Like the songs themselves, the videos are also invitations to an attentive listening that is actively receptive. Each of the videos registers a still point in which everything moves: the sky and its weather systems, vegetation, animal and human life, vehicles, light. Each sequence reveals a place to be a complex world-in-process. The only video which comes close to immobility presents us with a surviving section of the Berlin Wall in close-up. However, the wall’s apparently immutable inertia is offset and destabilized by the layered background dynamic of bird song, human conversation, slowly drifting clouds in the small strip of visible sky - and of course the knowledge of the wall’s ultimate demise as impenetrable barrier. Its residual survival here acts as memorial and hope-ful testament to the ephemerality of imposed division.
In addition, the ambient sounds recorded by the camera reaffirm the complexities of place through the dynamically layered ‘songs’ of ongoing life. Each video offers us an auditory ‘situation involving multiplicity’, as John Cage said of Robert Rauschenberg’s combine paintings. Chance compositions draw on wind, sea, river, trees, birds (almost always there), insects, traffic, sometimes voices and fragments of passing conversation in different languages. We hear the sounds of the rural, the urban, the littoral, the elevated, the remote, the ongoing and the fleeting. A chorale of the world’s vibrant murmuring.
Listen, for example, to the dense overlay of city, traffic, riverboats, human voices and lapping river water at Margaret Island in Budapest. Or the chance aeolian percussion of flags and their guy ropes in the breeze at Juoksengi in Sweden. Then there’s the haunting spiral of bird song at the woodland ‘language border’ between Wallonia and Flanders, in Belgium, or the dog bark from a passing vehicle in Beremend, Hungary. Or listen to the brilliantly unself-conscious bee that buzzes the camera, then lands and explores the frame of the lens in the meadows at Trójstyk Granic, near the border tripoint of Lithuania, Poland and Kaliningrad. The placement of a beacon at this and other policed border zones enables the love songs to be heard in different territories. In this way the ‘travel’ of the songs, their reach as transmissions, renders such political separations porous, permeable, insubstantial – as does the movement of birds, or bees, and all such creatures whose passage ignores the arbitrariness and artifice of human borders.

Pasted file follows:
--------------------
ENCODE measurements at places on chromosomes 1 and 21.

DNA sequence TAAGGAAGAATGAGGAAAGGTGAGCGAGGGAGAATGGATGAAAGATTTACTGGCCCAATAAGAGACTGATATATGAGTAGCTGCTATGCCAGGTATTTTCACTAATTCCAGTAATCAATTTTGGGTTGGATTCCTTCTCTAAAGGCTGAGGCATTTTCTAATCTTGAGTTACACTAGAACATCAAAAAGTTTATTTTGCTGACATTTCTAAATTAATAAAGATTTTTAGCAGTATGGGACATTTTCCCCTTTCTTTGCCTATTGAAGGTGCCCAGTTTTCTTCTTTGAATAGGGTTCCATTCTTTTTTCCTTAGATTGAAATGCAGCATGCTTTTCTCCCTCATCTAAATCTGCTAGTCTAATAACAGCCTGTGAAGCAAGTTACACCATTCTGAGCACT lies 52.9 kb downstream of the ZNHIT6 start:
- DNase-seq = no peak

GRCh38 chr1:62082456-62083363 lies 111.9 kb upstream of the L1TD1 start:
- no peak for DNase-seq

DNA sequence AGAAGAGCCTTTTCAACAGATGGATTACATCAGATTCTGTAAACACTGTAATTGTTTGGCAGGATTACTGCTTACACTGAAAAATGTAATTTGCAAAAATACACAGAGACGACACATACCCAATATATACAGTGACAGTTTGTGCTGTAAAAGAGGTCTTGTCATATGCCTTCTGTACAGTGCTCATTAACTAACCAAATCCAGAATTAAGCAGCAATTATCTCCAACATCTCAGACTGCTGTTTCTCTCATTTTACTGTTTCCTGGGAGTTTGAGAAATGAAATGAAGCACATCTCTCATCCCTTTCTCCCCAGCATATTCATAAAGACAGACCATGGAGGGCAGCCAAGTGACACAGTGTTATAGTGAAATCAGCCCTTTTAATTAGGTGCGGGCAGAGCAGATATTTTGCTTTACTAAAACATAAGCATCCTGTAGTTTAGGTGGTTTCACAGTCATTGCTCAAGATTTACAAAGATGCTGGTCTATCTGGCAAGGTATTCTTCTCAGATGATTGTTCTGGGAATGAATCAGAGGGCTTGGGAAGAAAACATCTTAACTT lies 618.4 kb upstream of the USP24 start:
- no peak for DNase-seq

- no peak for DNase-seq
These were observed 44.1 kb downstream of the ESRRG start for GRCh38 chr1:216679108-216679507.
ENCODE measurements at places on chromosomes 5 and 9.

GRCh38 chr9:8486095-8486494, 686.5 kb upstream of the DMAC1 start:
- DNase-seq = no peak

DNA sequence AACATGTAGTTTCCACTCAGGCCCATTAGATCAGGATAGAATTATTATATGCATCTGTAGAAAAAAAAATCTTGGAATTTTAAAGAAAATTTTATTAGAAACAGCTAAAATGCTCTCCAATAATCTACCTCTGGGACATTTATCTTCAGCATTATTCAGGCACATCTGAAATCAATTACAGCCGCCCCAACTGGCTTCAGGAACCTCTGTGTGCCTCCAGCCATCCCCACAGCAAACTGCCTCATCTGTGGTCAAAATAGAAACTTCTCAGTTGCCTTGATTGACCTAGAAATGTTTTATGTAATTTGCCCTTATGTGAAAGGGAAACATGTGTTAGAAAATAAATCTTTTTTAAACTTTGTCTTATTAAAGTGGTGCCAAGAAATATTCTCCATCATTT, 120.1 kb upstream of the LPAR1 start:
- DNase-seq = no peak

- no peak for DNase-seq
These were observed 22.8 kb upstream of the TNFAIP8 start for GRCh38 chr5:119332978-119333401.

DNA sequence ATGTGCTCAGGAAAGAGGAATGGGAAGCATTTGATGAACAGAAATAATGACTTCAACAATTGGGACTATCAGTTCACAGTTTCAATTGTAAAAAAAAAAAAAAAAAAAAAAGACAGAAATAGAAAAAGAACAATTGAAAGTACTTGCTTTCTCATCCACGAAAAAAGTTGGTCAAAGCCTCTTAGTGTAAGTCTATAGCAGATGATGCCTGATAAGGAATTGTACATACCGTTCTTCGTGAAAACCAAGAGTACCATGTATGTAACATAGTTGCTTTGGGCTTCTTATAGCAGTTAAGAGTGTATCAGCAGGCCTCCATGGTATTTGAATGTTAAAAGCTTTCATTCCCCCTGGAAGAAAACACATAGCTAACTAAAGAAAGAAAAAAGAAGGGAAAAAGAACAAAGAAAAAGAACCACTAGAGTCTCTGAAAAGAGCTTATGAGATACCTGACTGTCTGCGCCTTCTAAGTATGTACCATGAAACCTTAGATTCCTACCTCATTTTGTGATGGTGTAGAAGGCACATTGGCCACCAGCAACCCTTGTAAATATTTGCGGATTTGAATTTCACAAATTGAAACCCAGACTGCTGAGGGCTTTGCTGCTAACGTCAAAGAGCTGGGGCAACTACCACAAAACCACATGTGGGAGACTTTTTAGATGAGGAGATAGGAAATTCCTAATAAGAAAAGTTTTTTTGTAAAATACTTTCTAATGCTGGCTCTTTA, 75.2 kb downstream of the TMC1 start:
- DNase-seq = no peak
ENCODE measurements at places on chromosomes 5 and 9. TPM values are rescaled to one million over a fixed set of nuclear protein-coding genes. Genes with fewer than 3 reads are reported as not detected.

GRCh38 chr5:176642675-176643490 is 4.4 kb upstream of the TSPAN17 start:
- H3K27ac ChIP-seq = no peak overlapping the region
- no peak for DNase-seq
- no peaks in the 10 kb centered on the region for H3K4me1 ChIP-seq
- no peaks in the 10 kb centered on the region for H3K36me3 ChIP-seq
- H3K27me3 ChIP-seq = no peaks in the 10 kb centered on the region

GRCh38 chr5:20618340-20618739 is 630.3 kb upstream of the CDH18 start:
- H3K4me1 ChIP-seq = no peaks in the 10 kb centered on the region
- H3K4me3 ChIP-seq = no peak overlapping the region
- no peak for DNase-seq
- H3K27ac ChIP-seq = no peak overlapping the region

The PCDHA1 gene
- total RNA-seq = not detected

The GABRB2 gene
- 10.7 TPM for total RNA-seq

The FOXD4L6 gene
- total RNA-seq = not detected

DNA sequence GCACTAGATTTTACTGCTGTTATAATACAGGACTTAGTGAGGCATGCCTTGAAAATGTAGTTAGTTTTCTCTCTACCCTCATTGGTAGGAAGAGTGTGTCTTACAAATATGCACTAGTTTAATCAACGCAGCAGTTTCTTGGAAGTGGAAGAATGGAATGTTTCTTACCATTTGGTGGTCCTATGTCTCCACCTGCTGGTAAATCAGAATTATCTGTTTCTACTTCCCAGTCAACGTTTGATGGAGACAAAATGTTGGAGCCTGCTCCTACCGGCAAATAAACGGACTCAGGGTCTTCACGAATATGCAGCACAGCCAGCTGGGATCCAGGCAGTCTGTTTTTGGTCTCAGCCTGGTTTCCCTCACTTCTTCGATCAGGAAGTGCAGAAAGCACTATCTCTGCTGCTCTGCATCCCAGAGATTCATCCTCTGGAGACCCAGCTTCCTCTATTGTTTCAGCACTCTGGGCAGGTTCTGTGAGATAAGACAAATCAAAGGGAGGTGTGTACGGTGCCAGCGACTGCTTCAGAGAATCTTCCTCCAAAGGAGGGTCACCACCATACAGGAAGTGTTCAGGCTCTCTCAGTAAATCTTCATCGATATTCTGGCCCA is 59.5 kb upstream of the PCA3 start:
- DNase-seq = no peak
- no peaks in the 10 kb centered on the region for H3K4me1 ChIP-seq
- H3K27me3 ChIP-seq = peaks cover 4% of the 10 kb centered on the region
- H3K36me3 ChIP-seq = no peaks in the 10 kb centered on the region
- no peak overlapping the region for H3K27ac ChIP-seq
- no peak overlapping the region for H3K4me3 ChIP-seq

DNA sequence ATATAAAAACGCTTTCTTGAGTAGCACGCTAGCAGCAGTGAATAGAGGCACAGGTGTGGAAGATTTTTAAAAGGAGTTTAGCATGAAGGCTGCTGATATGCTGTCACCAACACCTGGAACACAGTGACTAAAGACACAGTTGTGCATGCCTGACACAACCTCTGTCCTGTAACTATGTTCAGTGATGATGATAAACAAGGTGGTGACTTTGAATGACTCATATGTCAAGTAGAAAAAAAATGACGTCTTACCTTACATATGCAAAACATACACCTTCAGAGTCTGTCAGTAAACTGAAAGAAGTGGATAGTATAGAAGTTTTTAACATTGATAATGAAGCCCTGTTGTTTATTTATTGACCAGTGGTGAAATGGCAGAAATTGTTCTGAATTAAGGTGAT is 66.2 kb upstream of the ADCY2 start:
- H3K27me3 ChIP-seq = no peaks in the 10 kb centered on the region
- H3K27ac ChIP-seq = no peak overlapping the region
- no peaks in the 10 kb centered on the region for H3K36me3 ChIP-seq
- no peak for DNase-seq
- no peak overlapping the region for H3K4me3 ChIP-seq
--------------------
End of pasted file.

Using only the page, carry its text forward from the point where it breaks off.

To date this atlas remains unfinished; perhaps it is unfinishable, like all of the richest art and life projects. Further journeys, encounters, recordings of songs, beacon placements and video postcards ‘from the edge’ are planned. The travel/travail of mapping, tracking ‘the feeling of the singing of the real world’, placing matters of the heart at the heart of the matter, continues …
Text published as 'Mapping the heart-land', an introduction to Action Hero's book Oh Europa: Postcards from the Edge, an annotated 'atlas' accompanying the Oh Europa installation, alongside performances of RadiOh Europa. On tour in the UK and Europe from May 2019: premiere at Transform Festival, Leeds
For further details of Action Hero's Oh Europa project, and touring/performance details, see here and here
For a Guardian interview with Action Hero about Oh Europa, 'A Love Song for Europe', see here
Photographs by David Williams
Photographs by David Williams